The irony of all this is that the ACA encourages consolidation of health industry organizations where "integrated" or "accountable" combinations of physicians and hospitals work collectively to manage the health of patients throughout a continuum of care. If patients are healthier as a result and hospitals and physicians save money by curtailing expensive in-patient regimens and costly readmissions, these "accountable care organizations" are financially rewarded. The problem is that this scurry to consolidate physician groups and hospitals into larger systems of care may also prove anti-competitive and lead to market dominance and higher prices. Early data suggest that hospital prices and per-patient spending are higher in consolidated markets than in areas with fewer integrated systems.
The complexity of healthcare financing, with its myriad of economic levers, undermines the optimizing pricing mechanism found in well running markets. As a result, prices are variable, hidden and inequitable.
Perhaps it is time to revisit the notion of all-payer rate setting in American healthcare. In an all-payer system, all payers — government, private insurance, businesses and individuals — pay the same regional rate, or price, for any given medical service or procedure. Ten states experimented with hospital rate-setting systems over three decades ago and had some success in reducing the growth of spending. The rise of managed care in the 1990s alongside stakeholder and political interests derailed the effort. Today, Maryland remains the only state with some form of all-payer rate setting.
Moving to an all-payer scheme would reduce the tremendous price variation we see nationally and within the same geographic region. Standardized rate setting would eliminate the need to discount prices for various groups, reduce the access problems for enrollees in lower-paying government health programs (particularly Medicaid), decrease administrative paperwork, make the system vastly more transparent and encourage purchasers to compare hospitals based on performance, rather than price. Several developed nations successfully use an all-payer system to constrain spending.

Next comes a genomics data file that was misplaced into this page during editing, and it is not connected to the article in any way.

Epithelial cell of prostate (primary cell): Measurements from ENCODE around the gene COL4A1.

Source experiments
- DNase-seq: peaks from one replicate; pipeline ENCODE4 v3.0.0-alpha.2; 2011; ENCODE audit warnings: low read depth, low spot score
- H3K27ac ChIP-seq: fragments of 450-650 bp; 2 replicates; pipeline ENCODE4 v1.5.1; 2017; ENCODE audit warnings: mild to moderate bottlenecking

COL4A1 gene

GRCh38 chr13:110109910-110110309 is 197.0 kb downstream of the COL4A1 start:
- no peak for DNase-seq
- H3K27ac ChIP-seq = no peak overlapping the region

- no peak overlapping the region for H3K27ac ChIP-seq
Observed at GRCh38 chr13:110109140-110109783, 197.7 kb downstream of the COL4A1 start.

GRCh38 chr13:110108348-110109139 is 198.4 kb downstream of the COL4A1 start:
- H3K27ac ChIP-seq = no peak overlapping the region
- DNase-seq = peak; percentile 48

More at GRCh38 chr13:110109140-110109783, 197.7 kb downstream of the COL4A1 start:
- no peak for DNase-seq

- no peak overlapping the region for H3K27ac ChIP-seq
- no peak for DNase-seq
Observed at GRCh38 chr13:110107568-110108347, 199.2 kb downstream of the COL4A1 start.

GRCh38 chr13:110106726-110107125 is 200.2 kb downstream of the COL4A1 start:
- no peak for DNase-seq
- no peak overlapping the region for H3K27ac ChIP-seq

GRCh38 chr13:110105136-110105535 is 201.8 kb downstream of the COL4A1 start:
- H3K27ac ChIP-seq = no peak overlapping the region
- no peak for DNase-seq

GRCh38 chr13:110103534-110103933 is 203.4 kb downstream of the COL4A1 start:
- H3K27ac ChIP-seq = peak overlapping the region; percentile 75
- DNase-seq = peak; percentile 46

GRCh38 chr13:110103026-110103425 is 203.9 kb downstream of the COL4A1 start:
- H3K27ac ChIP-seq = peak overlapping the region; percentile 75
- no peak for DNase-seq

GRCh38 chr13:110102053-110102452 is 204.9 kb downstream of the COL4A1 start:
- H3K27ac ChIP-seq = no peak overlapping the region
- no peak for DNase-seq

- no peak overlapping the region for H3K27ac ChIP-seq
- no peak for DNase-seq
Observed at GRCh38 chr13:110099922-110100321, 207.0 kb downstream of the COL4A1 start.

Although opponents contend that an all-payer system is a back door to a "single-payer" system and therefore politically untenable, other experts have argued that the public has always been amenable to government involvement when it promises to reduce healthcare prices for consumers. To that end, a June 2015 public opinion poll reports that nearly three-quarters of the respondents viewed the cost of prescription drugs in the U.S. as unreasonably high, with half saying there is not enough government regulation to hold down prices. This may indicate a renewed public acceptance of government oversight.
Experts at Dartmouth, who have been studying the inefficiencies of geographic variation in health spending for over 30 years, have come up with a proposal for a short-term pilot program to stabilize prices: capping payments at 125 percent of Medicare rates. This "125 percent solution" would constitute a middle ground in the healthcare financing wars, recognizing that hospitals need to offset the costs of uncompensated care and, at the same time, constrain industry stakeholders who exploit the payment system with outrageously high prices. Standardizing rates for medical services would not address some of the other ills of the U.S. healthcare system, such as overutilization or quality lapses. However, it could begin to address the inadequacies of our imperfect market-based health system and to assess the utility of a more rational and just pricing mechanism.
Americans love to hate their government, but it may be time to reconsider the merits of an all-payer system.
Engelhard is the director of the Health Policy Program at the University of Virginia School of Medicine's Department of Public Health Sciences.